Depiction of the battle of Novgorod, 1611
|Tsardom of Russia||Swedish Empire|
The Ingrian War (Swedish: Ingermanländska kriget) between Sweden and Russia, which lasted between 1610 and 1617 and can be seen as part of Russia's Time of Troubles, is mainly remembered for the attempt to put a Swedish duke on the Russian throne. It ended with a large Swedish territorial gain in the Treaty of Stolbovo, which laid an important foundation to Sweden's Age of Greatness.
During Russia's Time of Troubles, Vasily IV of Russia, besieged in Moscow by the Tushino gang and driven to despair by the ongoing Polish intervention, entered an alliance with Charles IX of Sweden, who was also waging war against Poland. The tsar promised to cede Korela Fortress to Sweden in recompense for military support against False Dmitry II and the Poles. Thereupon the Swedish commander Jacob de la Gardie joined his forces with the Russian commander Mikhail Skopin-Shuisky and marched from Novgorod towards Moscow in order to relieve the tsar.
Sweden's involvement in Russian affairs gave King Sigismund III Vasa of Poland a pretext to declare war on Russia. The Poles engaged the combined Russo-Swedish forces at Klushino and destroyed most of the Russian force; the Swedish mercenaries taking part in the De la Gardie Campaign (July 1610) surrendered. The battle had serious consequences for Russia, as the tsar was deposed by boyars and the Poles occupied the Kremlin.
In 1611 a Swedish expeditionary corps under Jacob De la Gardie captured Novgorod. The Novgorodians asked the Swedish king to install one of his sons — Carl Filip or Gustavus Adolphus — as their monarch.
In the meantime, Gustavus Adolphus succeeded to the Swedish throne. The young king decided to press his brother's claim to the Russian throne even after the Poles had been expelled from Moscow by a patriotic uprising of 1612 and Mikhail Romanov had been elected a new tsar.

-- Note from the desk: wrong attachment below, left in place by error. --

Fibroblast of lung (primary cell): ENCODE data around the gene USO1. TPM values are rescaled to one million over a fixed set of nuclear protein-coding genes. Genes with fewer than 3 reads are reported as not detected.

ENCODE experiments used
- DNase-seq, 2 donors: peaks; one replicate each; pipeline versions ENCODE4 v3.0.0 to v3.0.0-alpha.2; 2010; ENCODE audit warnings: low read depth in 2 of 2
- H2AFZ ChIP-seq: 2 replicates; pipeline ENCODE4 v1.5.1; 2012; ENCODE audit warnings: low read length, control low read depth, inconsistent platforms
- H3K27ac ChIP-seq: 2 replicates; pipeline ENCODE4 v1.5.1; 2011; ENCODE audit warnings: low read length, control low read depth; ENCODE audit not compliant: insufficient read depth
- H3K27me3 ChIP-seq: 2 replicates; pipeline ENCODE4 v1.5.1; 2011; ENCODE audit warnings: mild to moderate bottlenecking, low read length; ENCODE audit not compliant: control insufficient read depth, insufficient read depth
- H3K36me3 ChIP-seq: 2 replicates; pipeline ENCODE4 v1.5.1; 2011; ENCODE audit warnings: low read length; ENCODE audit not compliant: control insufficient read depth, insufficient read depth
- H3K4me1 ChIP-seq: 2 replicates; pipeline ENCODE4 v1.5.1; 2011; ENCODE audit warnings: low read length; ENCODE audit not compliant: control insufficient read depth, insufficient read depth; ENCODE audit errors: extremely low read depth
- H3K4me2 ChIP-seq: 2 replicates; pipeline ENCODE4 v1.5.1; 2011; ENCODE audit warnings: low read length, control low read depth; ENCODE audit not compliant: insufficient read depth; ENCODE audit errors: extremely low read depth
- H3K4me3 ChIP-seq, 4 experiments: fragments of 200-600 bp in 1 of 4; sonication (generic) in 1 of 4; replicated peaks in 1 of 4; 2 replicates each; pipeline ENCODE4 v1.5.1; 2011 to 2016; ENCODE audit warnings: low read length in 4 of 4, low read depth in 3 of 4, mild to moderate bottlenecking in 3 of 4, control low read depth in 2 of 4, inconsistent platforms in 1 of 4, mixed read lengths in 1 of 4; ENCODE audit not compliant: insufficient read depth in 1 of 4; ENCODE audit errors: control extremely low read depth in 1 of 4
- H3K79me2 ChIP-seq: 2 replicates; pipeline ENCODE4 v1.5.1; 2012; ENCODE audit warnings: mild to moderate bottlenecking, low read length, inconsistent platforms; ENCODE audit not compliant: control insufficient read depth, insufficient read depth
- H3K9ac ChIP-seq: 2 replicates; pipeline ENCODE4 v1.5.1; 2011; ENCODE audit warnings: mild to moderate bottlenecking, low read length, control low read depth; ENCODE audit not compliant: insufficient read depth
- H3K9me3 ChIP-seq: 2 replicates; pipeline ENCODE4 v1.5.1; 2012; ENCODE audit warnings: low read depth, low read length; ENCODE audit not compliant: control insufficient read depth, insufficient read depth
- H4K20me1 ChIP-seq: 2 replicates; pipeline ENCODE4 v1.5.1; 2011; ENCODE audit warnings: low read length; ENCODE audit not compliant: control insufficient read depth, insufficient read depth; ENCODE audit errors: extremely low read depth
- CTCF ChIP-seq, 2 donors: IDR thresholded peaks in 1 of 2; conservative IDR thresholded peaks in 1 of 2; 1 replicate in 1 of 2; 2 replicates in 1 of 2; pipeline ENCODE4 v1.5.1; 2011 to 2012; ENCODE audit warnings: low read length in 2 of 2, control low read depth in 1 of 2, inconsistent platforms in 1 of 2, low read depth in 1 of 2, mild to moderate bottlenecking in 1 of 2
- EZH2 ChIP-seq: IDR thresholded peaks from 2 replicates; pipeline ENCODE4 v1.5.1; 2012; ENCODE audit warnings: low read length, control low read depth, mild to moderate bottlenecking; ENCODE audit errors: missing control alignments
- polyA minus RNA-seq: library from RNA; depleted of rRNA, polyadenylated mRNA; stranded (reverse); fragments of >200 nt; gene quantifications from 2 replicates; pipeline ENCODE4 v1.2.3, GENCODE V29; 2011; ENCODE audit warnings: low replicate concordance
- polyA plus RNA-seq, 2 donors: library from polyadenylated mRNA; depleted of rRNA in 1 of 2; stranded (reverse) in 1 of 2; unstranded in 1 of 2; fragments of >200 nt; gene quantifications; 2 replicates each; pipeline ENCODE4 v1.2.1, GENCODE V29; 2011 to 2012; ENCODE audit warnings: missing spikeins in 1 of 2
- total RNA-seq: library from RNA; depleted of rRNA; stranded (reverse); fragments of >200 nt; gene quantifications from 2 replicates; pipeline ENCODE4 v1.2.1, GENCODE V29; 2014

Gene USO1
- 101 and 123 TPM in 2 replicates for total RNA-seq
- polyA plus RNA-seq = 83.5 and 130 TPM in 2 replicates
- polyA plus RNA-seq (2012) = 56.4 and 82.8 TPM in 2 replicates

While the Swedish statesmen envisaged the creation of a Trans-Baltic dominion extending northwards to Archangelsk and eastwards to Vologda, De la Gardie and other Swedish soldiers, still holding Novgorod and Ingria, saw the war as a reaction for their forces not receiving payment for their succour during the De la Gardie Campaign.
In 1613 they advanced towards Tikhvin and laid a siege to the city, but were repelled. The Russian counter-offensive failed to regain Novgorod, however. The Russian tsar refused to commit his troops to battle and the war lumbered on until 1614, when the Swedes captured Gdov.
The following year they laid siege to Pskov but Russian generals Morozov and Buturlin held their own until 27 February 1617, when the Treaty of Stolbovo stripped Russia of its access to the Baltic Sea and awarded to Sweden the province of Ingria with the townships of Ivangorod, Jama, Koporye and Noteborg. Novgorod and Gdov were to be restituted to Russia.
As a result of the war, Russia was denied access to the Baltic sea for about a century, despite its persistent efforts to reverse the situation. This led to the increased importance of Arkhangelsk for its trading connections with Western Europe.
- The Cambridge history of Russia. Perrie, Maureen, 1946-, Lieven, D. C. B., Suny, Ronald Grigor. Cambridge: Cambridge University Press. 2006. ISBN 9780521812276. OCLC 77011698.CS1 maint: others (link)
- Nina Ringbom. "Ingermanländska kriget". historiesajten.se. Retrieved November 1, 2018.
- Željko., Fajfrić, (2008). Ruski carevi (1. izd ed.). Sremska Mitrovica: Tabernakl. ISBN 9788685269172. OCLC 620935678.
- Velikai︠a︡ russkai︠a︡ smuta : prichiny vozniknovenii︠a︡ i vykhod iz gosudarstvennogo krizisa v XVI-XVII vv. Strizhova, I. M., Стрижова, И. М. Moskva: Dar. 2007. ISBN 9785485001230. OCLC 230750976.CS1 maint: others (link)
- This article incorporates text from a publication now in the public domain: Brockhaus and Efron Encyclopedic Dictionary (in Russian). 1906.